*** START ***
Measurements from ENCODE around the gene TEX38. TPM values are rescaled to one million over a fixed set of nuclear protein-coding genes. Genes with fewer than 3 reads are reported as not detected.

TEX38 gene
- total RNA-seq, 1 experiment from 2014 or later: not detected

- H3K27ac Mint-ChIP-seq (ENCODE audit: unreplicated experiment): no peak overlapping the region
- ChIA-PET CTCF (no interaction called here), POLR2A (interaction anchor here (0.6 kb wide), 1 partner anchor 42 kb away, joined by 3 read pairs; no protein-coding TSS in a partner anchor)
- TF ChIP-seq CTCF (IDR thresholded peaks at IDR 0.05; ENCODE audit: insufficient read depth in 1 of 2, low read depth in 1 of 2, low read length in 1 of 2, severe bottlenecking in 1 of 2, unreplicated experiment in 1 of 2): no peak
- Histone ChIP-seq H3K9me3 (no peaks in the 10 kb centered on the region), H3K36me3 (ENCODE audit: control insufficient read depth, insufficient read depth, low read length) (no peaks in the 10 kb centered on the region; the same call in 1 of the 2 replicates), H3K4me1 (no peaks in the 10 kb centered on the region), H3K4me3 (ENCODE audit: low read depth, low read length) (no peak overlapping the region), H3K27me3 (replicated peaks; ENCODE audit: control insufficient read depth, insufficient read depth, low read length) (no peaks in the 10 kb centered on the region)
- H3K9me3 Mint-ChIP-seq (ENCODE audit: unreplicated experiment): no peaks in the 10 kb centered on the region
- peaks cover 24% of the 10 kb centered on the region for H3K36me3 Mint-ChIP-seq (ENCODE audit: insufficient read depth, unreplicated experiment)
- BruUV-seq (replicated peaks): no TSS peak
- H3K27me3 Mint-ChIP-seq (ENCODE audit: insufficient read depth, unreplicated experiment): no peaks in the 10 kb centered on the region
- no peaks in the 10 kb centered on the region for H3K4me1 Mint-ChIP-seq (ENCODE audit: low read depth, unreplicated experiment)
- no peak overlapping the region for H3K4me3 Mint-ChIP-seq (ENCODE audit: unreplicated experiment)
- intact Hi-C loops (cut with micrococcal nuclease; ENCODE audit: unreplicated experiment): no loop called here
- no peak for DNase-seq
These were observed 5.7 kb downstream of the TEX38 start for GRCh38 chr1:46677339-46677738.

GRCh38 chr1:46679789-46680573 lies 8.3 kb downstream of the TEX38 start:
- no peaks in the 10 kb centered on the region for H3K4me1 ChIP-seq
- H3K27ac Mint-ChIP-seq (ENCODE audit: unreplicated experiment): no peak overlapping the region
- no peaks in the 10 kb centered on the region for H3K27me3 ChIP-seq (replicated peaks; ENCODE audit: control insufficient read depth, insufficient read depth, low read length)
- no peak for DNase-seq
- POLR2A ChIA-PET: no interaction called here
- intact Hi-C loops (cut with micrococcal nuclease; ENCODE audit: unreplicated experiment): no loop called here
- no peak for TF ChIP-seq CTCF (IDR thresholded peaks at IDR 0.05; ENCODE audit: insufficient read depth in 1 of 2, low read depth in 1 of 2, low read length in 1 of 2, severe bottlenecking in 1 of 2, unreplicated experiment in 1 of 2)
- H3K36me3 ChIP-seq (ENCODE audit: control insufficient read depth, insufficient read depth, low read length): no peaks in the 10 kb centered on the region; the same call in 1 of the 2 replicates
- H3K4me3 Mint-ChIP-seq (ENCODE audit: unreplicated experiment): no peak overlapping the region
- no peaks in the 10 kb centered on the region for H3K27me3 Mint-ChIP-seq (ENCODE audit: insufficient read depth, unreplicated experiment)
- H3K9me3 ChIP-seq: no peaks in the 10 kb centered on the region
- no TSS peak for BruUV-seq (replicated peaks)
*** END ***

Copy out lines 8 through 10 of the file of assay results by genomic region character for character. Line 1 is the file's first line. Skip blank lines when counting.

- H3K9me3 Mint-ChIP-seq (ENCODE audit: unreplicated experiment): no peaks in the 10 kb centered on the region
- peaks cover 24% of the 10 kb centered on the region for H3K36me3 Mint-ChIP-seq (ENCODE audit: insufficient read depth, unreplicated experiment)
- BruUV-seq (replicated peaks): no TSS peak